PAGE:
Rebecca Jensen and her family opened their arms to a little boy from Russia. They knew he had down syndrome. Other needs arose in the coming years.
Therapeutic Listening benefits a boy with downs syndrome
"He was diagnosed with ADHD, and a couple of years later with an autism spectrum disorder, so it's been a journey of figuring out what we can do to help him so that he could be successful at home and at school," said Jensen.
Nathan struggled with many daily tasks, but a ray of hope came through the suggestion of their doctor. A connection was made with an occupational therapist at the Avera Therapy Clinic in Mitchell.
"He wasn't quite improving as much as we hoped he would, so she suggested therapeutic listening," said Jensen. That's when there was a noticeable connection with Nathan.
Avera occupational therapist Melissa Brissette said at Nathan's first visit, he tore up the clinic. After more sessions including Therapeutic listening, a remarkable transformation took place. "It really helps with communication, or motor skills, attention to detail, attention to task, overall just self-regulation," said Brissette.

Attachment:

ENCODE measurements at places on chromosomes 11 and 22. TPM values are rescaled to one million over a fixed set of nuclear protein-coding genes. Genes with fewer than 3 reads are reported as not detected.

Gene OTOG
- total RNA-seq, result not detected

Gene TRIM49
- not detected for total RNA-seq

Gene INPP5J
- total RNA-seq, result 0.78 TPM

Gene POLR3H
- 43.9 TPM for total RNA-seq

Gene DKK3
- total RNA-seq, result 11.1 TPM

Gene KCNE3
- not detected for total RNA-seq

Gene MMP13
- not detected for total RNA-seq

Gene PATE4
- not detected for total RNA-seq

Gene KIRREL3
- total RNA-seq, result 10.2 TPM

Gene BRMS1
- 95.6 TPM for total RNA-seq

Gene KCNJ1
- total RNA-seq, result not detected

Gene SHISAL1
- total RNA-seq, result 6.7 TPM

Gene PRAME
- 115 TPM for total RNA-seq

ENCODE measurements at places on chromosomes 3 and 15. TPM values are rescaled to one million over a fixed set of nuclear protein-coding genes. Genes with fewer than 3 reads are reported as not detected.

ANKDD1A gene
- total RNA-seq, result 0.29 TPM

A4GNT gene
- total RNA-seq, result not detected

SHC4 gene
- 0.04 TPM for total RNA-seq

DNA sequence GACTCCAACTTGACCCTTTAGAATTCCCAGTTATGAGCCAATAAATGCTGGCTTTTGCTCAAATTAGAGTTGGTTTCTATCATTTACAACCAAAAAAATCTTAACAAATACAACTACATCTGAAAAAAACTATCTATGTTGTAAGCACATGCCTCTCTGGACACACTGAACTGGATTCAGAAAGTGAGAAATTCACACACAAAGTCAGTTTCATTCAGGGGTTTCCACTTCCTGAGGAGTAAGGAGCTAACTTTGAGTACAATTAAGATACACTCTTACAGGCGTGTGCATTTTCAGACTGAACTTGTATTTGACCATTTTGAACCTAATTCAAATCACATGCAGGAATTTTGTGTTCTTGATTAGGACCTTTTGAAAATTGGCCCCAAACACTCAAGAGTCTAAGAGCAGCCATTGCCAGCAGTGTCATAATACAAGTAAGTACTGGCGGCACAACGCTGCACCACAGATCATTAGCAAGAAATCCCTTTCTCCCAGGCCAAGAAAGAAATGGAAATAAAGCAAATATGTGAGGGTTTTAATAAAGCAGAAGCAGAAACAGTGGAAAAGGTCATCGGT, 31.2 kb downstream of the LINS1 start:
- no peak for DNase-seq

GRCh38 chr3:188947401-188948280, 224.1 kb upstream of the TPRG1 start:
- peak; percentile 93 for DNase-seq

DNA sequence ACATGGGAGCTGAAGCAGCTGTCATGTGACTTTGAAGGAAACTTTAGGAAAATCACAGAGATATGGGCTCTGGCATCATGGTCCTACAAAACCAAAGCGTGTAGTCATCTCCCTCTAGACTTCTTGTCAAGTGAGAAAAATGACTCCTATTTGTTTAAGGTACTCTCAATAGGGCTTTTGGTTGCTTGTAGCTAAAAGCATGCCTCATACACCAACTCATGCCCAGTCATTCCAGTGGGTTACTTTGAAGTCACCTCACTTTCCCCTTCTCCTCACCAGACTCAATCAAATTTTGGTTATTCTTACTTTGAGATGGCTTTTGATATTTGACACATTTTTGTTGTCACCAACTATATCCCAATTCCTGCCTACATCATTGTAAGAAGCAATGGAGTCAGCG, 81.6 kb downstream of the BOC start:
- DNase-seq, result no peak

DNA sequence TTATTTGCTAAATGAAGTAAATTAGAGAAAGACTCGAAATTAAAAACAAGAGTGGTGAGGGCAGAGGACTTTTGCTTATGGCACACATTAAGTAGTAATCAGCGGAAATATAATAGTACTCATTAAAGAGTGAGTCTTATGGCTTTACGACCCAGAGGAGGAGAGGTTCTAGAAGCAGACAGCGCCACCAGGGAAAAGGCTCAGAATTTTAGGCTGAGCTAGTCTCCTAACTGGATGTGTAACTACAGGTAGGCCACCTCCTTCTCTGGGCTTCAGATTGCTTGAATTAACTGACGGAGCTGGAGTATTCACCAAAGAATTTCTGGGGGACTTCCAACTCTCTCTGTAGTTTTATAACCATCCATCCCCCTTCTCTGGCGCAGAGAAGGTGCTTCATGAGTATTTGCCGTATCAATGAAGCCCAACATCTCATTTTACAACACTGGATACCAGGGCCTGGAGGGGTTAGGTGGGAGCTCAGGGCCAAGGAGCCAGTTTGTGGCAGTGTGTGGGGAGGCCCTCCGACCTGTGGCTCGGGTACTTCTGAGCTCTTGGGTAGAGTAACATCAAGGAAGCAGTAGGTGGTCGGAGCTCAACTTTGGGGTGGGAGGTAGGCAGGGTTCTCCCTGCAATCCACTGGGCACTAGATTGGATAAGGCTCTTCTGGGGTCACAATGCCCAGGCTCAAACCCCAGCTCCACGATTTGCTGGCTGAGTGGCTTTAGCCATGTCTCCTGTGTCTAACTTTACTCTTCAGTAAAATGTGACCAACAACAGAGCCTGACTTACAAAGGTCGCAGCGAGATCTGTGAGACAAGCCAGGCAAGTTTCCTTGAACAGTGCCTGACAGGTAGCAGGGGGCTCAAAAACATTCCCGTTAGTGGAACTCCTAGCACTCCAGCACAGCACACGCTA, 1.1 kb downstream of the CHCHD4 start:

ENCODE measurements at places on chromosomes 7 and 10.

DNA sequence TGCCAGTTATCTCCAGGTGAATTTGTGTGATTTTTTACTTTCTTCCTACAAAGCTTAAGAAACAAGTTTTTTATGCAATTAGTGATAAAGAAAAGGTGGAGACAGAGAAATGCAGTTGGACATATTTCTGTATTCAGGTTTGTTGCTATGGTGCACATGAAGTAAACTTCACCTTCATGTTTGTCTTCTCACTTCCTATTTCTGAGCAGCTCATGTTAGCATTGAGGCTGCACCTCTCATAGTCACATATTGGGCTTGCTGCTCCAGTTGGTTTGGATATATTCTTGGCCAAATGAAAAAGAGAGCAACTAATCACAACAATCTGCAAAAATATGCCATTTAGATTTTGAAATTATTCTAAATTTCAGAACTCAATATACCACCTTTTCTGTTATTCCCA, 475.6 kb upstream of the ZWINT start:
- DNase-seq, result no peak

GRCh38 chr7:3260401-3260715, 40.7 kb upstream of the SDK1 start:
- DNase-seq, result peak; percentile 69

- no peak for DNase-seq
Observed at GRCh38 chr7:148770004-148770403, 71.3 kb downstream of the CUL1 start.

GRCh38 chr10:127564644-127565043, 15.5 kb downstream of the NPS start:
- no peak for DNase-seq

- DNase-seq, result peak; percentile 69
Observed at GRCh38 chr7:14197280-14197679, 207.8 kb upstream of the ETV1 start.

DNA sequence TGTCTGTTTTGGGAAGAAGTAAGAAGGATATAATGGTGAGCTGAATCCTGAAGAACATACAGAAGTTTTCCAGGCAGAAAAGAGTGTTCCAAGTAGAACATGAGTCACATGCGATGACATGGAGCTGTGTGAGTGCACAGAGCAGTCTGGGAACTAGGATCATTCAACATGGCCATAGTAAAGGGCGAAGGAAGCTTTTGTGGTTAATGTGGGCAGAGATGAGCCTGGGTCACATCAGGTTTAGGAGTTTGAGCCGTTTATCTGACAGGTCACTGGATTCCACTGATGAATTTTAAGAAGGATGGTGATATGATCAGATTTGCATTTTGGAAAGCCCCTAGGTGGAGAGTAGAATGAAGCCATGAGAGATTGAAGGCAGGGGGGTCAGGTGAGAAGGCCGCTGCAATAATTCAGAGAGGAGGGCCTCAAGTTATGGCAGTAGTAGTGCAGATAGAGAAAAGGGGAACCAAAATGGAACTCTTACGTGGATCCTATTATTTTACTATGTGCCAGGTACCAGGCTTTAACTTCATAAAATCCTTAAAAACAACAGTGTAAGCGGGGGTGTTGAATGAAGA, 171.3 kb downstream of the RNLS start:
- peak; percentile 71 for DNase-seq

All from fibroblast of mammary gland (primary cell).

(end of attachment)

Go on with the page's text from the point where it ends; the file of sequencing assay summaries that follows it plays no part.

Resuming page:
Therapeutic listening is digitally modified music, often including nature sounds. It's an entire process that needs to be done in a certain way to bring results.
"He will now greet me in the therapy room, he waits for a response instead of impulsively reacting, which we greatly appreciate, his aggression has greatly decreased as his communication skills have increased," said Brissette.
Nathan can now participate in Special Olympics and is more interactive at school. Rebecca has written books about her son, helping his classmates understand and include Nathan.
Therapeutic listening is usually scheduled for 30 minutes, twice per day.